Today, Senators Tom Carper and Chris Coons (both D-Del.), Bob Casey, Jr. (D-Pa.) and Pat Toomey (R-Pa.), and Congressmen John Carney (D-Del.) and Pat Meehan (R-Pa.) joined Governor Jack Markell (D-Del.) and leaders from non-profit organizations to celebrate the news that President Barack Obama will designate a national monument in Delaware and Pennsylvania on Monday. Using the Antiquities Act of 1906 to make the designation, the President's action will bring historic sites in Delaware and Pennsylvania into the National Park Service. This is the first time Delaware will be included in the national park system.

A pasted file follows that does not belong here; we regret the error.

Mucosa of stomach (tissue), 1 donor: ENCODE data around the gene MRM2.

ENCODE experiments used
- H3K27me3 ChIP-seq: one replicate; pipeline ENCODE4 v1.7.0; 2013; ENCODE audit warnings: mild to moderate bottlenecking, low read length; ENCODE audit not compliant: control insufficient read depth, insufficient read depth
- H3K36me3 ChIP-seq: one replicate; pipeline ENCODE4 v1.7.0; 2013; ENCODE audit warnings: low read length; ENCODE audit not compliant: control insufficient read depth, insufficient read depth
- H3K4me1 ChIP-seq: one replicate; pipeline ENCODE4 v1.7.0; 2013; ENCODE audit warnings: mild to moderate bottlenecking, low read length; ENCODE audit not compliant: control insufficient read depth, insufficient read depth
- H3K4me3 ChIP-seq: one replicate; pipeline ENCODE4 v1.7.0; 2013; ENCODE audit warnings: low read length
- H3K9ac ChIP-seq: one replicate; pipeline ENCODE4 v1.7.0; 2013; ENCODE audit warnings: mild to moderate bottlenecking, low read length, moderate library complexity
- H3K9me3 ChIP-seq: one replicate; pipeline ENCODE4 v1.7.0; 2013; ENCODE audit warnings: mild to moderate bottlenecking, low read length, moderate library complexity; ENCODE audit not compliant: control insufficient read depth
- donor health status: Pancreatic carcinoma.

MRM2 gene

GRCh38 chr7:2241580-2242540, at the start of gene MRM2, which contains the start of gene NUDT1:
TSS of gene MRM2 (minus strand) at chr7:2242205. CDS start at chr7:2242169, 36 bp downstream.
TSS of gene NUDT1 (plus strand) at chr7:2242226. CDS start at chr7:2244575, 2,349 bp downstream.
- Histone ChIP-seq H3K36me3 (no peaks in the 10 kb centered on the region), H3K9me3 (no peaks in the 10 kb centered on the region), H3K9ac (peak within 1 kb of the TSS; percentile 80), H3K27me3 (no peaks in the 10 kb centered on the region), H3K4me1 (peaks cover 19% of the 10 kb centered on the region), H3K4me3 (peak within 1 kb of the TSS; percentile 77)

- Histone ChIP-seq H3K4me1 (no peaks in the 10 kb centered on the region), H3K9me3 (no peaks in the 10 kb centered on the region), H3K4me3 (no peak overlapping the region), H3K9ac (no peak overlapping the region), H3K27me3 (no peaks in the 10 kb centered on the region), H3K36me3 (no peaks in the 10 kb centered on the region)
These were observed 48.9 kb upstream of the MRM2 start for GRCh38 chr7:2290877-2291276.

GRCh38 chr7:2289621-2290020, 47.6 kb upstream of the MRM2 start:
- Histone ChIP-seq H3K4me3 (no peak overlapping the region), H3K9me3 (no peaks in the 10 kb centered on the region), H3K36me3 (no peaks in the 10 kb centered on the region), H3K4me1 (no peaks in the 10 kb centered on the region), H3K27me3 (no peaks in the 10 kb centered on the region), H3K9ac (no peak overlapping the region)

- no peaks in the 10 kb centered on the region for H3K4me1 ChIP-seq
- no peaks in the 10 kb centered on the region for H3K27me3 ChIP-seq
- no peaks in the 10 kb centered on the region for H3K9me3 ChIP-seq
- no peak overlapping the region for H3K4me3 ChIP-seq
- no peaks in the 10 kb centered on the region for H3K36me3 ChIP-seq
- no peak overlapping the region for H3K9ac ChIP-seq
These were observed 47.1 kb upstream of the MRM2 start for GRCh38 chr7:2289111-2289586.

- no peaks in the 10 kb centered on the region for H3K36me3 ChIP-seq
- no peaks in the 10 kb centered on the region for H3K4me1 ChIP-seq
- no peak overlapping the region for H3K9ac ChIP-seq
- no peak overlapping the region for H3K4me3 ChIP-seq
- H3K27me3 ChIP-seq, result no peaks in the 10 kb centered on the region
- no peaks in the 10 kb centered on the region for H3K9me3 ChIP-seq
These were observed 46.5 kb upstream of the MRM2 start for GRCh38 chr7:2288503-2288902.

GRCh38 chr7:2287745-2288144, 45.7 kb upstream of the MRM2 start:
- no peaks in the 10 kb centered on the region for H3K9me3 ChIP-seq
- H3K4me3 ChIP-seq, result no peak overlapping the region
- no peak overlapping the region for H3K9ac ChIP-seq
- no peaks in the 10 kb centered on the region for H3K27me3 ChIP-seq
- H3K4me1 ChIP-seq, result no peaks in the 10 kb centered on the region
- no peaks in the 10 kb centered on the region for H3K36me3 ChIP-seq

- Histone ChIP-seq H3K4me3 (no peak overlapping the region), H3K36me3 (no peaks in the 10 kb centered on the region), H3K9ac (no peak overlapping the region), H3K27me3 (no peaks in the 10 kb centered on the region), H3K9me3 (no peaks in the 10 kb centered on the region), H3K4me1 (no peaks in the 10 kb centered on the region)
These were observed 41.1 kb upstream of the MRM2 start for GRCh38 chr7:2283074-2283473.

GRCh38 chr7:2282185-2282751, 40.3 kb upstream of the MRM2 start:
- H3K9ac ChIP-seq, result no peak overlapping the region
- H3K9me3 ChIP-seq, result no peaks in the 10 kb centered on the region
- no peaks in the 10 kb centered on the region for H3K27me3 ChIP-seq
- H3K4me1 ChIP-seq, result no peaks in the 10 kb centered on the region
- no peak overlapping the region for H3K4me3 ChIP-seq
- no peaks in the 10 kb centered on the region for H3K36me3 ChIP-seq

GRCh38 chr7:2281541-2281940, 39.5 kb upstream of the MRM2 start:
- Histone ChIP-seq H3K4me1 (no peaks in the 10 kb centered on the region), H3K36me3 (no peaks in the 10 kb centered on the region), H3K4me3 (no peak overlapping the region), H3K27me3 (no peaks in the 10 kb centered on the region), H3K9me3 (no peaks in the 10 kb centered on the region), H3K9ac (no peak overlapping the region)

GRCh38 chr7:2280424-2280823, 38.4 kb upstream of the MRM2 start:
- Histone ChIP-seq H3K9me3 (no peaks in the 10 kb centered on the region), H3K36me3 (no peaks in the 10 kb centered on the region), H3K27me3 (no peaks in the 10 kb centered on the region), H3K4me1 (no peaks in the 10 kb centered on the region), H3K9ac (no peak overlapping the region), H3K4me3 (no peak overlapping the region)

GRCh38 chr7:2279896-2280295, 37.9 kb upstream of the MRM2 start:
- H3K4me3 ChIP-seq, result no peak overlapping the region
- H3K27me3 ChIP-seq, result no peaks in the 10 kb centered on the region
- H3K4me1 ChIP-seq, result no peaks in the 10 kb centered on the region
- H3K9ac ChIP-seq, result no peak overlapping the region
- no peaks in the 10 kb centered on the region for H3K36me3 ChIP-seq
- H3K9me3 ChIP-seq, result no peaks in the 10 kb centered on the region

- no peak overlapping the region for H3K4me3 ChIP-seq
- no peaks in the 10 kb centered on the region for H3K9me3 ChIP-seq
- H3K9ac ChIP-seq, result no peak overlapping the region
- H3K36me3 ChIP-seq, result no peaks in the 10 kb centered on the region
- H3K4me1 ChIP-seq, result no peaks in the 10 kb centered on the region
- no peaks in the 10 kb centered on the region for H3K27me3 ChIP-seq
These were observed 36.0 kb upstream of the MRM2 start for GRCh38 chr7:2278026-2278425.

This national monument is very similar to national park legislation introduced earlier this year by Sens. Carper and Coons and Reps. Carney and Meehan in that it preserves and interprets resources associated with early Dutch, Swedish and English settlements as well as Delaware's role in the events leading up to the signing of the our Constitution. The sites in the national monument are located in Delaware and Pennsylvania and include the Woodlawn Trustees Property, Old Sheriff's House, Old New Castle Courthouse, New Castle Green and Dover Green. The Woodlawn Property and Old Sheriff's House will be fully owned by the National Park Service. The rest of the properties will be in the national monument through a historical easement. Ownership and management will still reside with the current owner.